February 24th 1951
IN THE BAND YOU ARE:
Lead guitarist, songwriter.
TELL US SOMETHING ABOUT AFTER SUNSET:
I found out Rene was a big fan of rock music, he went to the same school as me, so we decided to form a band of our own. I wanted to be like Jimi Hendrix and he wanted to be Ginger Baker. We dragged two other guys along with us, Wim Segers on guitar and vocals, and Marco Jongbloed on bass. I did some singing early on, but the others finally managed to stop me.
We were getting nowhere in the Netherlands, so we saved up, bought tickets to get to England and started touring around Norfolk, Suffolk, north London, getting nowhere basically. We ran out of money in Ipswich, which is when Micky Redwall, Toten’s first manager, met us.
We played covers of Deep Purple, Led Zeppelin, Cream, Jimi Hendrix, Jeff Beck, all the bands and musicians we liked. We did our best, but it didn’t work out. It was purely luck that Micky saw us that night. We didn’t have enough money to get back to Rotterdam.
WHAT INSTRUMENT DO YOU PLAY:
I play a Gibson Flying V. It was a birthday present from my mother and is an original 1969 model. I know it’s not worth as much as Dee’s Explorer, but in terms of sentimental value I’d kill myself if anything happened to this guitar. I’ve got two other Vs from 1976 and then I bought one around 1992.
ANY OTHER MODELS:
I practice and rehearse with an ESP M103FM, but once the serious shit starts, it’s back to the Vs. You have a sound that’s associated with your playing and you’re never happy with a song or a performance until you hear that sound, and it all comes through the guitar.
WHAT IS YOUR STRONG POINT:
Someone once described me as cunning. If I was cunning After Sunset would still be around, so I can’t be that cunning. But I think I’m good at analysing a way out of a situation or a way round people.
WHAT IS YOUR WEAK POINT:
Narcissism. I want to be something I’m not.
WHICH IS WHAT:
IT’S OKAY, NO ONE’S READING THIS:
My hero was Jimi Hendrix. I saw him perform in Rotterdam in 1968 and I’ve never forgotten that night. I won’t rest until I have that effect on someone else.
TELL US ABOUT THE OTHER MEMBERS OF TOTEN HERZEN:
Rene is very level headed, he keeps quiet in the background and lets us girls get on with arguing, then comes forward with a few words that make us all look stupid. I always turn to him for a second opinion. Dee is naturally confrontational which creates a tension in the band, and that’s a good thing because if everyone in a rock band got on beautifully you’d sound like the New Seekers. There has to be some poison in there. With Dee you can fight and argue about something and it’s all done and out of the way. You know where you stand with Dee. Elaine is the hidden hand. She has a great musical understanding, but she never expresses it until she picks up her bass and you hear what she’s playing and I think ‘shit, I hadn’t thought of that.’ She adds the finishing touch to the music, it just wouldn’t work without her input.
TELL US SOMETHING THAT WILL SURPRISE US:
The back of your hair’s on fire.
WHAT DO YOU THINK OF TOTEN HERZEN FANS:
In the seventies we used to read the headlines and think it was all made up. Then in Halifax we heard about the dead horse, but we heard it from the police before we heard it from the media and that’s when we started to think, fuck, maybe it’s not made up. Sometimes we wish they’d settle down and grow old, but then another generation comes along that thinks it should maintain a reputation. Fine, maintain it, but just stop burning things down.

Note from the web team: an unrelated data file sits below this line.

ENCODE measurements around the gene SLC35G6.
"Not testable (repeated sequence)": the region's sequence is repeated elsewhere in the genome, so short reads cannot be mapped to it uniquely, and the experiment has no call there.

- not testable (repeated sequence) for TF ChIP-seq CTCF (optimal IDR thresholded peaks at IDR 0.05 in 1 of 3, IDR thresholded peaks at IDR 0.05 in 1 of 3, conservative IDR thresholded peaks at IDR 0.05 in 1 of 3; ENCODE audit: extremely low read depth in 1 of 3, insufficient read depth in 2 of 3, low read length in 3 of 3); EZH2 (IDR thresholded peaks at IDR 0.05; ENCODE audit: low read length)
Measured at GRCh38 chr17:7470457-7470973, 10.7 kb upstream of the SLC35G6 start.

WHERE DO YOU SEE TOTEN HERZEN IN TEN YEARS TIME:
Touring, bigger tours, bigger arenas. I don’t want to set a limit and say there, we’ve made it, we can settle down now and become complacent.
WHICH OTHER MUSICAL ARTISTS DO YOU ADMIRE:
My early heroes were Hendrix and Jeff Beck, Eric Clapton, Jon Lord, Ian Gillan, Stevie Ray Vaughan. There don’t seem to be any individuals these days who sort of stand out from the band and become such strong focal points. Maybe Eddie van Halen in the 80s, but I don’t know who the equivalents are today. Rock doesn’t get the same press it once did so it’s harder for the pioneers to spread their influence.
WHICH BANDS DO YOU LISTEN TO:
I still listen to Deep Purple, Uriah Heep, some early Iron Maiden and Motorhead. Early Yes, Pink Floyd.
RECOMMEND ONE NON-ROCK SONG:
Oh, fuck. There’s a song called This Guy’s In Love With You and Rob Wallet, our publicist, heard it the other day and he sort of went into a coma-like shock. So, if that song can shut him up for five minutes there must be something strange and powerful about it. We thought he’d died with his eyes open.
WHY DOESN’T TOTEN HERZEN GO DIGITAL:
We have a Twitter account, I think. And a website. We never had a website in the seventies.
MUSICALLY, MP3S AND SO ON:
A lot of effort goes into making our music and we want that effort returned when it’s listened to. MP3s make it too easy to turn music into a background commodity. And the way MP3s are sold, it’s easy money for the likes of Apple to set up a server and then fuck off leaving it to generate money for them without doing anything.
IF YOUR HOUSE CAUGHT FIRE WHAT WOULD YOU RESCUE:
The [Flying] V.
Netherlands. Are there any others?
IF YOU WEREN’T A ROCK GUITARIST WHAT WOULD YOU BE:
Some bored old woman wishing she could have her time again and be a rock guitarist. There was nothing else in my life. Nothing I wanted to be.
WHAT DO YOU SAY TO PEOPLE WHO ACCUSE YOU OF NOT BEING THE ORIGINAL TOTEN HERZEN:
I can understand that, but if they knew the truth they probably couldn’t handle it.
WHY DID YOU AGREE TO A COMEBACK:
So much went wrong in the seventies, the first time around. This was a chance to start again with us in charge and see if we could do it any better.
AND ARE YOU SUCCEEDING:
It doesn’t look like it!